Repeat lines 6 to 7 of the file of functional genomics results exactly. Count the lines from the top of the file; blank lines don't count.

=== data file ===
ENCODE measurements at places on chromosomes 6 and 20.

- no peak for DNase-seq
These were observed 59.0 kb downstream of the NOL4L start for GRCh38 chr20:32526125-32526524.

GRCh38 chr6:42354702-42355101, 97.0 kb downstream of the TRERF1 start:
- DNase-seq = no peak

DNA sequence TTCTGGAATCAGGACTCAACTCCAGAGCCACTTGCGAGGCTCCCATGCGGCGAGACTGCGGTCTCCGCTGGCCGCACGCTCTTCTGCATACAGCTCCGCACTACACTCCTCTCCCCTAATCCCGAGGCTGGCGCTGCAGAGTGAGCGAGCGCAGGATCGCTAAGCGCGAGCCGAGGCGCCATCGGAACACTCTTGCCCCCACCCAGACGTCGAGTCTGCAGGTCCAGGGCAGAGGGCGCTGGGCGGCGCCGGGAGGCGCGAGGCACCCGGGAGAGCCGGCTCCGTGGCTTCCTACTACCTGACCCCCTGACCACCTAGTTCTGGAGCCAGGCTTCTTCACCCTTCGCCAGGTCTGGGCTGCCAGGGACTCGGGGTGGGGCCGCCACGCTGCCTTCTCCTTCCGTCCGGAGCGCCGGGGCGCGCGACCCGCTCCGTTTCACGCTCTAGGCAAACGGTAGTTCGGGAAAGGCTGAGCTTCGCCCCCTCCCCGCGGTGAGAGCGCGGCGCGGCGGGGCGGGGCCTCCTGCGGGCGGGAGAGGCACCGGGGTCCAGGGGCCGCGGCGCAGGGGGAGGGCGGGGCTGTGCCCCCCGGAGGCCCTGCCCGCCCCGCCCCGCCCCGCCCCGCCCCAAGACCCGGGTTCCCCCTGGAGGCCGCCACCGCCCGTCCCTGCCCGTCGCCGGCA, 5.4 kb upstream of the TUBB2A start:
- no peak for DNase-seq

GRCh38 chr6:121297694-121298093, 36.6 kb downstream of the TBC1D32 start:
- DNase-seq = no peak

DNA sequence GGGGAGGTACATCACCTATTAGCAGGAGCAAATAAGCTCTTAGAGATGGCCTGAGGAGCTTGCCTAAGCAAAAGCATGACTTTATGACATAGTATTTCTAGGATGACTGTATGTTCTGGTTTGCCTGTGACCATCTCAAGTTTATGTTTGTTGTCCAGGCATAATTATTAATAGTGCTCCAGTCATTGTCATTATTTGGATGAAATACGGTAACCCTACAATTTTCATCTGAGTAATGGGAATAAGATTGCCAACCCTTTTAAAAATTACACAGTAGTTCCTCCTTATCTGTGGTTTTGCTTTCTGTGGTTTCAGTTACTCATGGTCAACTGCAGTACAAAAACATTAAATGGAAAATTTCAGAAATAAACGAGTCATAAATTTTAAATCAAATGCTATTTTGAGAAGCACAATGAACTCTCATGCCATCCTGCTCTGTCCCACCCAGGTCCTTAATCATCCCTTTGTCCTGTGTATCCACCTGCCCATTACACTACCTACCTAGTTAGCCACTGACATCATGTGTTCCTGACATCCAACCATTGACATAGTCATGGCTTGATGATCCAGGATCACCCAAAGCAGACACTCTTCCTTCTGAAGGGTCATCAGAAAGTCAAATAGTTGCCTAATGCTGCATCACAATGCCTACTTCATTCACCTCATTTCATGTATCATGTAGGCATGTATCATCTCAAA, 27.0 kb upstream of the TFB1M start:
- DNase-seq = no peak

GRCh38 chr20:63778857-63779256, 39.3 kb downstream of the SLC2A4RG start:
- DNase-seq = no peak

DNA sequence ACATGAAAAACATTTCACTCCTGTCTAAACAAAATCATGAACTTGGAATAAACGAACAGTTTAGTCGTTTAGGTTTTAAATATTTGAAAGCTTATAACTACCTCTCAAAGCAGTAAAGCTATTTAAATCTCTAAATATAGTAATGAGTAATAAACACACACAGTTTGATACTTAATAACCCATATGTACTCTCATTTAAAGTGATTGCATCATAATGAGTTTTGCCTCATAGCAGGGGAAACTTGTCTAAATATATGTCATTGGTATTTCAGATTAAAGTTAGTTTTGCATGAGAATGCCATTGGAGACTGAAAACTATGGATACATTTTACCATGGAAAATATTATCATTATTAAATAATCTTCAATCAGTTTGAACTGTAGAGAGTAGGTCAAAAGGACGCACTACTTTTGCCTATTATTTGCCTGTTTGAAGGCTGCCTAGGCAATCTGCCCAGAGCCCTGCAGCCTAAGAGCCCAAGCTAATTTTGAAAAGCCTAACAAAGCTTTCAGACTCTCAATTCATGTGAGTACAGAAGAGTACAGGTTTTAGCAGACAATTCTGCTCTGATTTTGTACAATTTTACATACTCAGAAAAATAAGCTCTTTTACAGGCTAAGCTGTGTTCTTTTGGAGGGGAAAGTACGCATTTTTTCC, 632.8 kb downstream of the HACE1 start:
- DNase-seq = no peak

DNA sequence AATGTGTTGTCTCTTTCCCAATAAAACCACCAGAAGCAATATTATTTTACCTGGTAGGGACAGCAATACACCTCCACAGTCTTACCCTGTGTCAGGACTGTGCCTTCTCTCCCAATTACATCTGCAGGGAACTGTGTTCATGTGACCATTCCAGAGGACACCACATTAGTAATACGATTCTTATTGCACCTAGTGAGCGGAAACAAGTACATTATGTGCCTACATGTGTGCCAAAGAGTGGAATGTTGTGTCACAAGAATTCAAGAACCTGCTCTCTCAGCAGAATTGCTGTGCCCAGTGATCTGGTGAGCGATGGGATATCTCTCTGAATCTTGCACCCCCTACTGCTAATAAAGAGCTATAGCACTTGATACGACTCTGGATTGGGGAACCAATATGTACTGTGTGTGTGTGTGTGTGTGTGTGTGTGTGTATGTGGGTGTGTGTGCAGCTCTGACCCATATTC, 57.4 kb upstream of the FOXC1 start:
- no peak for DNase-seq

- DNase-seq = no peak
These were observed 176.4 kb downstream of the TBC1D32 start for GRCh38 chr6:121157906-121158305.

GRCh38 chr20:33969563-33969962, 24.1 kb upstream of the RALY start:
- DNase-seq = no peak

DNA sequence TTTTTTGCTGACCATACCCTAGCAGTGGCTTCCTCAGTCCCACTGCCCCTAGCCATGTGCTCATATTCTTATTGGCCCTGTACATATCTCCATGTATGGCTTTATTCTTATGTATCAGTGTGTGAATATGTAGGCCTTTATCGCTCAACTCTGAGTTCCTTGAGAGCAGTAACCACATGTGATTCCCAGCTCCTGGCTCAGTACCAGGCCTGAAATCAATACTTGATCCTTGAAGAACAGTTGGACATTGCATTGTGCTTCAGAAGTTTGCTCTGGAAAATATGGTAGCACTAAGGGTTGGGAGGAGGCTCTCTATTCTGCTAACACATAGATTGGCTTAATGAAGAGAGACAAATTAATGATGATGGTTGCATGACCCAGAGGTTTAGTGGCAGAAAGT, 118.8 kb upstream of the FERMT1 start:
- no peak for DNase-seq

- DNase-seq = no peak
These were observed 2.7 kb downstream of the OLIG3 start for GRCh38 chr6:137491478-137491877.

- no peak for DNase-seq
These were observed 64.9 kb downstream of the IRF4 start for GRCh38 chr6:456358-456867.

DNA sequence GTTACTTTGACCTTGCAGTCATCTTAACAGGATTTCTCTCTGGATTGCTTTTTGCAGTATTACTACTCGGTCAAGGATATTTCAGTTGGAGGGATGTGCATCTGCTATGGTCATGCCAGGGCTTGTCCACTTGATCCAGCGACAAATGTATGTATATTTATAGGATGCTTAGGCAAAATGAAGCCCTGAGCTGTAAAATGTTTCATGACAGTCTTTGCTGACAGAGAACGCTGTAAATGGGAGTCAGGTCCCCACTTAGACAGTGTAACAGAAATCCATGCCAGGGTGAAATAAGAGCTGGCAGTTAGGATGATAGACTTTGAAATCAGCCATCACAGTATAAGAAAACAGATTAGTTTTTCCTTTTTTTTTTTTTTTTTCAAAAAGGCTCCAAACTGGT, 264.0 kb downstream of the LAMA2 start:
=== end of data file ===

DNA sequence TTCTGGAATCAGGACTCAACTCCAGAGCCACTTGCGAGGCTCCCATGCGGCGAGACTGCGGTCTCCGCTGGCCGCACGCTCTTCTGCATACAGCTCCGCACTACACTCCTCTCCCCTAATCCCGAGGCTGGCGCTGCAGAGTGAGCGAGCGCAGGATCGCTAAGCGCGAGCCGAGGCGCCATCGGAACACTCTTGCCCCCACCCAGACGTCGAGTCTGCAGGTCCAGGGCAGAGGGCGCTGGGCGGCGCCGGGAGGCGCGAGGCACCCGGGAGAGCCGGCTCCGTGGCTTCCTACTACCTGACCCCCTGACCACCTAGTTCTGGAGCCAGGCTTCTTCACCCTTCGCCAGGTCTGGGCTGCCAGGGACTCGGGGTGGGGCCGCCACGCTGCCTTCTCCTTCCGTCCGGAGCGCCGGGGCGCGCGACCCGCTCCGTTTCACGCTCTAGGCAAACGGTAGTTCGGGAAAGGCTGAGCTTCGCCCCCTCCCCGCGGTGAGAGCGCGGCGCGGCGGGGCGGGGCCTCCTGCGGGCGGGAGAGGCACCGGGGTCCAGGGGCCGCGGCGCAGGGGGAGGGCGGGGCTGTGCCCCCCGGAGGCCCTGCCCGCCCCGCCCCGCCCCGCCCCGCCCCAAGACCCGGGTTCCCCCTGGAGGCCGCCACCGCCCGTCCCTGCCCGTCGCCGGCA, 5.4 kb upstream of the TUBB2A start:
- no peak for DNase-seq